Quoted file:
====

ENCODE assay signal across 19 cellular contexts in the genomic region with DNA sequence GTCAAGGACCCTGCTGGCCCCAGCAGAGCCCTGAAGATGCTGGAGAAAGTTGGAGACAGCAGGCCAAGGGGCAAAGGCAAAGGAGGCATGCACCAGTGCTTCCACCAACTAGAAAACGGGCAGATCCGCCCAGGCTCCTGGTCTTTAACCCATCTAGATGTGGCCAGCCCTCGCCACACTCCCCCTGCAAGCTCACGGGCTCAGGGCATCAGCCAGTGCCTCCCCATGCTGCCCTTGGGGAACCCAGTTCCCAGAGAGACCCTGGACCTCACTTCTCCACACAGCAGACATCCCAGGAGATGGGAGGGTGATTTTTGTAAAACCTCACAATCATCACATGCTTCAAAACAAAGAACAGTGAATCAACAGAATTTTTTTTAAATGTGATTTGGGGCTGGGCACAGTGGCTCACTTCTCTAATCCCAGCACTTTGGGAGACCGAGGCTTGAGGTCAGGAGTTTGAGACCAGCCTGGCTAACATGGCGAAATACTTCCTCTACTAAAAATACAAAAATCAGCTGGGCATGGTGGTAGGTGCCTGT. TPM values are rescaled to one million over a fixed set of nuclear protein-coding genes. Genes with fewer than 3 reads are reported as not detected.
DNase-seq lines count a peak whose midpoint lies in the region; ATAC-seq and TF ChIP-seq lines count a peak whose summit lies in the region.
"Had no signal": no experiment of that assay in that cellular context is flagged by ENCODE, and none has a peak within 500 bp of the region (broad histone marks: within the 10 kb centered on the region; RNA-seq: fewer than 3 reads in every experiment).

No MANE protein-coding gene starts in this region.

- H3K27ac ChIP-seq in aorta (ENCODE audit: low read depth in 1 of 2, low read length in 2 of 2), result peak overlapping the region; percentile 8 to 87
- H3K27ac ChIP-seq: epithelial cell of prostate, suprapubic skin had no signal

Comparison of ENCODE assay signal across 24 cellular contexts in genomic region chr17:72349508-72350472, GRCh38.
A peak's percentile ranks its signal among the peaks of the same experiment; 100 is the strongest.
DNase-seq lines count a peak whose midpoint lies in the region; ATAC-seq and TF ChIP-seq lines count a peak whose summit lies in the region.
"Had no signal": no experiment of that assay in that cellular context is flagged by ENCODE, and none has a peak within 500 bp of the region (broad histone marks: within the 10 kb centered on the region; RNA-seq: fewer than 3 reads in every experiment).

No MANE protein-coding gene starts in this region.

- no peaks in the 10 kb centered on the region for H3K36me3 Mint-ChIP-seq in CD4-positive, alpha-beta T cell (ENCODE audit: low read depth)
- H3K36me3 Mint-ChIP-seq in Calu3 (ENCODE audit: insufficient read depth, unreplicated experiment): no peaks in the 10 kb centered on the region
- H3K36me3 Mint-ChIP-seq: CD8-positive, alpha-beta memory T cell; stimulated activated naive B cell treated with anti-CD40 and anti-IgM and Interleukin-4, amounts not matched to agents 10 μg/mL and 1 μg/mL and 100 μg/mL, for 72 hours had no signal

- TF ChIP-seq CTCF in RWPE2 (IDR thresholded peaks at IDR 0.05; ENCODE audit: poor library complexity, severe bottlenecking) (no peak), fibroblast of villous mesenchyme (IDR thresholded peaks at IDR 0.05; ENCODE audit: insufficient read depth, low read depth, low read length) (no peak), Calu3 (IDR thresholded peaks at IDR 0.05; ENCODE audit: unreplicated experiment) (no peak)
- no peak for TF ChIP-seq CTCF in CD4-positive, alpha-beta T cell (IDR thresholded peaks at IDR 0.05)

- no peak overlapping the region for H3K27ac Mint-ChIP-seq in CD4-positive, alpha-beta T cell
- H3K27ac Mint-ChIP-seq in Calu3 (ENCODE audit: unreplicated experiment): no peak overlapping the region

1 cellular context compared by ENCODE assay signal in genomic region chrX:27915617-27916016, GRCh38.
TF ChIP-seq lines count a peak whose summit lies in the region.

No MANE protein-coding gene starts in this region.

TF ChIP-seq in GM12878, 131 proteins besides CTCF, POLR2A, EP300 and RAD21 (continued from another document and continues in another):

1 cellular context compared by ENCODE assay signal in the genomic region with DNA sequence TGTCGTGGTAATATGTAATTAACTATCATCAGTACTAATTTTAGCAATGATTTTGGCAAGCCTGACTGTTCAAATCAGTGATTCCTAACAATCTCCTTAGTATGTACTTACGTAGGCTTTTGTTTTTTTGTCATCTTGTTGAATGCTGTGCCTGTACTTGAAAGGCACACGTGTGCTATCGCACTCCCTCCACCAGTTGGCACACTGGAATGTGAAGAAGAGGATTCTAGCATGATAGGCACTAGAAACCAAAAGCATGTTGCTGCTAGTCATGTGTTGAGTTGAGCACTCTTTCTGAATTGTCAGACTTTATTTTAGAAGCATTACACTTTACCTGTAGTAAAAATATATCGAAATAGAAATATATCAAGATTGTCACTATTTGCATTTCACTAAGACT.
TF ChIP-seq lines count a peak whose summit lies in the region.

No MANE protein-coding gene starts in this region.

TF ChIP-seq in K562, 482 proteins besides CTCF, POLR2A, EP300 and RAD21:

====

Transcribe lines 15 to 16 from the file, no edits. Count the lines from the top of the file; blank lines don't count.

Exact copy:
- TF ChIP-seq CTCF in RWPE2 (IDR thresholded peaks at IDR 0.05; ENCODE audit: poor library complexity, severe bottlenecking) (no peak), fibroblast of villous mesenchyme (IDR thresholded peaks at IDR 0.05; ENCODE audit: insufficient read depth, low read depth, low read length) (no peak), Calu3 (IDR thresholded peaks at IDR 0.05; ENCODE audit: unreplicated experiment) (no peak)
- no peak for TF ChIP-seq CTCF in CD4-positive, alpha-beta T cell (IDR thresholded peaks at IDR 0.05)